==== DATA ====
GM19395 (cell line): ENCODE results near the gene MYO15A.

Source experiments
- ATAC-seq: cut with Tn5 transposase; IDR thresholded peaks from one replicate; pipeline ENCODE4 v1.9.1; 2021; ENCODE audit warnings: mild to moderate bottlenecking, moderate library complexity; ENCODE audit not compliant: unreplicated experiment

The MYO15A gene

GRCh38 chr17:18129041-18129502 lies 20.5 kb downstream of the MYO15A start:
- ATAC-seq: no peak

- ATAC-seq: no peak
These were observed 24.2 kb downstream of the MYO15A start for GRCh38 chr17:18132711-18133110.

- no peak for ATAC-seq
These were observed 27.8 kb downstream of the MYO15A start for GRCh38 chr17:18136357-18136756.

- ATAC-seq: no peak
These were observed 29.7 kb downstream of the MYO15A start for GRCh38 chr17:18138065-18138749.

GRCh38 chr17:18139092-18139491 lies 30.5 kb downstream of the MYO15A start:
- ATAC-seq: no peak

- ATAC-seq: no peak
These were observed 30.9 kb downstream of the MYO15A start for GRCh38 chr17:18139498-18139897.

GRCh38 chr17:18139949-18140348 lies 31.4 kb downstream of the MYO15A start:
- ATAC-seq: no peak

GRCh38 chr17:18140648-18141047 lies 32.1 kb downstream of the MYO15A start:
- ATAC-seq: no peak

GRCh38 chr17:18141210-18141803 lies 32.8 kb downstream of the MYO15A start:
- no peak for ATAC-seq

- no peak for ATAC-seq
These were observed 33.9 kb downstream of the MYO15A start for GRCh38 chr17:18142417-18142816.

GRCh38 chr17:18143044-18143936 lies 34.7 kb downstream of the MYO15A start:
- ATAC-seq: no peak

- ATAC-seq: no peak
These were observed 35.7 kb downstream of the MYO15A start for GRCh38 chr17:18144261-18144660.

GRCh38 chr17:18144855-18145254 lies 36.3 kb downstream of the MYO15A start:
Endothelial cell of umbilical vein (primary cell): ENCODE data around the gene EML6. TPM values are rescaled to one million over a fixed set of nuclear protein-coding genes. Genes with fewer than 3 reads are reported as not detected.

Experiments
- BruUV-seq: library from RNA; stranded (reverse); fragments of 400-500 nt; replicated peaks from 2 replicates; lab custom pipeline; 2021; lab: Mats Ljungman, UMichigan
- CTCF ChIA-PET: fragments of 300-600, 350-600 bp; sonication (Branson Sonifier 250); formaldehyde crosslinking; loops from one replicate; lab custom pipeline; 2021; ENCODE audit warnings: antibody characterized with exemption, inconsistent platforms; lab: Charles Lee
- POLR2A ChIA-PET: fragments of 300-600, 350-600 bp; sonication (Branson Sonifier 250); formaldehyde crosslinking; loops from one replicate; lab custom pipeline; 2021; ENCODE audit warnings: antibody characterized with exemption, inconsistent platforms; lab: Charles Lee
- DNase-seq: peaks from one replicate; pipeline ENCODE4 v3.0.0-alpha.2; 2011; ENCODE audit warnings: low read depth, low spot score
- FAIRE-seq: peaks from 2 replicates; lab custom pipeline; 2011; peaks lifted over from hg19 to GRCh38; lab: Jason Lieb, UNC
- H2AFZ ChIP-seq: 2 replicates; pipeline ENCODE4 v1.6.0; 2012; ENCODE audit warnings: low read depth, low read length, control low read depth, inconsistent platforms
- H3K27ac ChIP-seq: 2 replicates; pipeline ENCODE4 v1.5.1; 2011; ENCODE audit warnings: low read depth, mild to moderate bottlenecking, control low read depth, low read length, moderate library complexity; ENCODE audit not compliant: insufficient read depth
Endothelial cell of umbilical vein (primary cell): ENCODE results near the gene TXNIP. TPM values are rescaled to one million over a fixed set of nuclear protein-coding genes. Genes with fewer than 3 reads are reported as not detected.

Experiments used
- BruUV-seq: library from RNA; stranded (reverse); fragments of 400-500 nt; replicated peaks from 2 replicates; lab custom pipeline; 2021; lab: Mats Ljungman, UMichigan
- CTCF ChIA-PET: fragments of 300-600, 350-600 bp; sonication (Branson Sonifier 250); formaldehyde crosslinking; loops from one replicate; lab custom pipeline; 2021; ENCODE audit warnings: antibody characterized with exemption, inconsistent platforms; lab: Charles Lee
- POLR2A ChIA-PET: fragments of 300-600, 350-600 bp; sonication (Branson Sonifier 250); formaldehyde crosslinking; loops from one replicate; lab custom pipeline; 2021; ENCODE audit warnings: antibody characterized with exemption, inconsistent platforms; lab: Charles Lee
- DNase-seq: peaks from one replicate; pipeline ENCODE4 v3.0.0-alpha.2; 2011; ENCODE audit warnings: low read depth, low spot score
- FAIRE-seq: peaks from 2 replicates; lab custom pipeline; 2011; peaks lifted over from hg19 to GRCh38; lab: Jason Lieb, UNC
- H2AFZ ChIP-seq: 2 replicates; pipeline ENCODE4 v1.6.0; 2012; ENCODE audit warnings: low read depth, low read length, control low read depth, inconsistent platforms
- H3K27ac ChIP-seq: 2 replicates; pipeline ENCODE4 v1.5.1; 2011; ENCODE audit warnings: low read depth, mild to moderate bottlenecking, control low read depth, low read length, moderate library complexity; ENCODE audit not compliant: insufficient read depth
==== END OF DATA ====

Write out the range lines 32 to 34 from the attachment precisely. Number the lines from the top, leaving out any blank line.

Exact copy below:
- BruUV-seq: library from RNA; stranded (reverse); fragments of 400-500 nt; replicated peaks from 2 replicates; lab custom pipeline; 2021; lab: Mats Ljungman, UMichigan
- CTCF ChIA-PET: fragments of 300-600, 350-600 bp; sonication (Branson Sonifier 250); formaldehyde crosslinking; loops from one replicate; lab custom pipeline; 2021; ENCODE audit warnings: antibody characterized with exemption, inconsistent platforms; lab: Charles Lee
- POLR2A ChIA-PET: fragments of 300-600, 350-600 bp; sonication (Branson Sonifier 250); formaldehyde crosslinking; loops from one replicate; lab custom pipeline; 2021; ENCODE audit warnings: antibody characterized with exemption, inconsistent platforms; lab: Charles Lee